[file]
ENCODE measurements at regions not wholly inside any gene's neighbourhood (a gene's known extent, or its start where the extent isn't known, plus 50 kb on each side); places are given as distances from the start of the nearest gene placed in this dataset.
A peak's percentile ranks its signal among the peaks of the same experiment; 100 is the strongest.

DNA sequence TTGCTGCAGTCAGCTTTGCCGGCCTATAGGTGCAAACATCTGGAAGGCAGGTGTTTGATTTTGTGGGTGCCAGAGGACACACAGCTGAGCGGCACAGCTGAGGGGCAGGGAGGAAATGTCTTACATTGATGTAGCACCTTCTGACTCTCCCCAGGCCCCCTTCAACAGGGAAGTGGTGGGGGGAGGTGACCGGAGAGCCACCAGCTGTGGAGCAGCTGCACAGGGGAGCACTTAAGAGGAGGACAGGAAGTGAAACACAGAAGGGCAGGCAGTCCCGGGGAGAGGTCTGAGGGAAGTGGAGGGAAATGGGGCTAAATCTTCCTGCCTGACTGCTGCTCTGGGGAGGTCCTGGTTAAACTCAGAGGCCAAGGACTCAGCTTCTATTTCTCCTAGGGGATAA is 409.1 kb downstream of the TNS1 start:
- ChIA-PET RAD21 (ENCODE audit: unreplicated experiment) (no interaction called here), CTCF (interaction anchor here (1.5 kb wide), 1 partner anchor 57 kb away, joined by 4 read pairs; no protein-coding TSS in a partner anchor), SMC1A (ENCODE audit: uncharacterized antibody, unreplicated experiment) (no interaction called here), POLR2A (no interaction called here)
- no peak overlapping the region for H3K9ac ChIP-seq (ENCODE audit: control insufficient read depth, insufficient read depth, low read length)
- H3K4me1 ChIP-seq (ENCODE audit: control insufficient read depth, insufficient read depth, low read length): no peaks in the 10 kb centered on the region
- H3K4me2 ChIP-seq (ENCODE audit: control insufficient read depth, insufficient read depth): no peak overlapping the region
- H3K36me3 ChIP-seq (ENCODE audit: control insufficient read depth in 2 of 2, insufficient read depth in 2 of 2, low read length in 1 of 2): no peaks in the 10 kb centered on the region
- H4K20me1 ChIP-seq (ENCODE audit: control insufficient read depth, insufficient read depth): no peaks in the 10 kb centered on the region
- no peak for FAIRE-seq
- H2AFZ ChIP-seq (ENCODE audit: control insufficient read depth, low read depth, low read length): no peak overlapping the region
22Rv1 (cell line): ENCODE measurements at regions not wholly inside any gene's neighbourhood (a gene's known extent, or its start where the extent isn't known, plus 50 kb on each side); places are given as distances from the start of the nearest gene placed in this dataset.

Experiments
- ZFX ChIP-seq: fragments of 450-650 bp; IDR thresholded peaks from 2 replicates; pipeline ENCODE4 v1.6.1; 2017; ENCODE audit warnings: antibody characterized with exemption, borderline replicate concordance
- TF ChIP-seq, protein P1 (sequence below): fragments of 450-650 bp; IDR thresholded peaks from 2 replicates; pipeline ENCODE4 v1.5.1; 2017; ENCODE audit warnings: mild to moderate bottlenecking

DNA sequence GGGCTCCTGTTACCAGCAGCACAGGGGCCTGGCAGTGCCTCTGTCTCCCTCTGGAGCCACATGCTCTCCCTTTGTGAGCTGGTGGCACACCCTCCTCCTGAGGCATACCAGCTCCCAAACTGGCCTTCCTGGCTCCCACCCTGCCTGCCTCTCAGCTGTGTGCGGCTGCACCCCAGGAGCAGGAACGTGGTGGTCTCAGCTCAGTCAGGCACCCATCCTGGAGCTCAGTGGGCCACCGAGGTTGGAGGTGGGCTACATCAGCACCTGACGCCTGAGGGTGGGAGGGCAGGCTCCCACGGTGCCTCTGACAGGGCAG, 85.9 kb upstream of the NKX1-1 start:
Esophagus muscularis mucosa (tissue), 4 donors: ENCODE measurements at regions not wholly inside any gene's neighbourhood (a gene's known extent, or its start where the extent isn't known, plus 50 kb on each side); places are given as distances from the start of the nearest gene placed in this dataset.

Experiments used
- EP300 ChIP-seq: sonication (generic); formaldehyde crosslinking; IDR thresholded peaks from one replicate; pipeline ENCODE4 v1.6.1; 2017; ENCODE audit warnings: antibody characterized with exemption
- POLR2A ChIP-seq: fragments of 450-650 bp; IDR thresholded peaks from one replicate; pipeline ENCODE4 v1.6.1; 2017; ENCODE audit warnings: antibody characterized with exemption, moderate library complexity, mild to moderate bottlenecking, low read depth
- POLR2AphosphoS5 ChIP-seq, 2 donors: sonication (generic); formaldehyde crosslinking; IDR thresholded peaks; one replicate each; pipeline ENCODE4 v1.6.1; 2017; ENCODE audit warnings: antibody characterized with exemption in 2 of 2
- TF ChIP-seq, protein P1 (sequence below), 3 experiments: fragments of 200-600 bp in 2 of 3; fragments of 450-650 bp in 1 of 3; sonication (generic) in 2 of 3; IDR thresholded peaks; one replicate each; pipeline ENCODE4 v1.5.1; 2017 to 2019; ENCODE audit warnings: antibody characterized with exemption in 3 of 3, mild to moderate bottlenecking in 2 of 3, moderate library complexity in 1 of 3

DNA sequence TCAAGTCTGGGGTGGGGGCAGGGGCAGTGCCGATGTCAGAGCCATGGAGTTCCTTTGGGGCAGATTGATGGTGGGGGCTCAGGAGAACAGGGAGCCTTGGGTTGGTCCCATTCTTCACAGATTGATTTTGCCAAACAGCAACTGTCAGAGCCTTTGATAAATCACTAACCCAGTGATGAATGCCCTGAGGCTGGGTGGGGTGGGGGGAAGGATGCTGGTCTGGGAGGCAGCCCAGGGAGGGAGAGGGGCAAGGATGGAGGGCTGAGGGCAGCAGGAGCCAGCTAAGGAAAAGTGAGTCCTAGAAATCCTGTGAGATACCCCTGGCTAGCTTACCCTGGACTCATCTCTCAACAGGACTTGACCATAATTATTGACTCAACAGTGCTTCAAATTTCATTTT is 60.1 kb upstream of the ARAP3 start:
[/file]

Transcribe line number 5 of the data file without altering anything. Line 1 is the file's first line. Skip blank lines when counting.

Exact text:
- no peak overlapping the region for H3K9ac ChIP-seq (ENCODE audit: control insufficient read depth, insufficient read depth, low read length)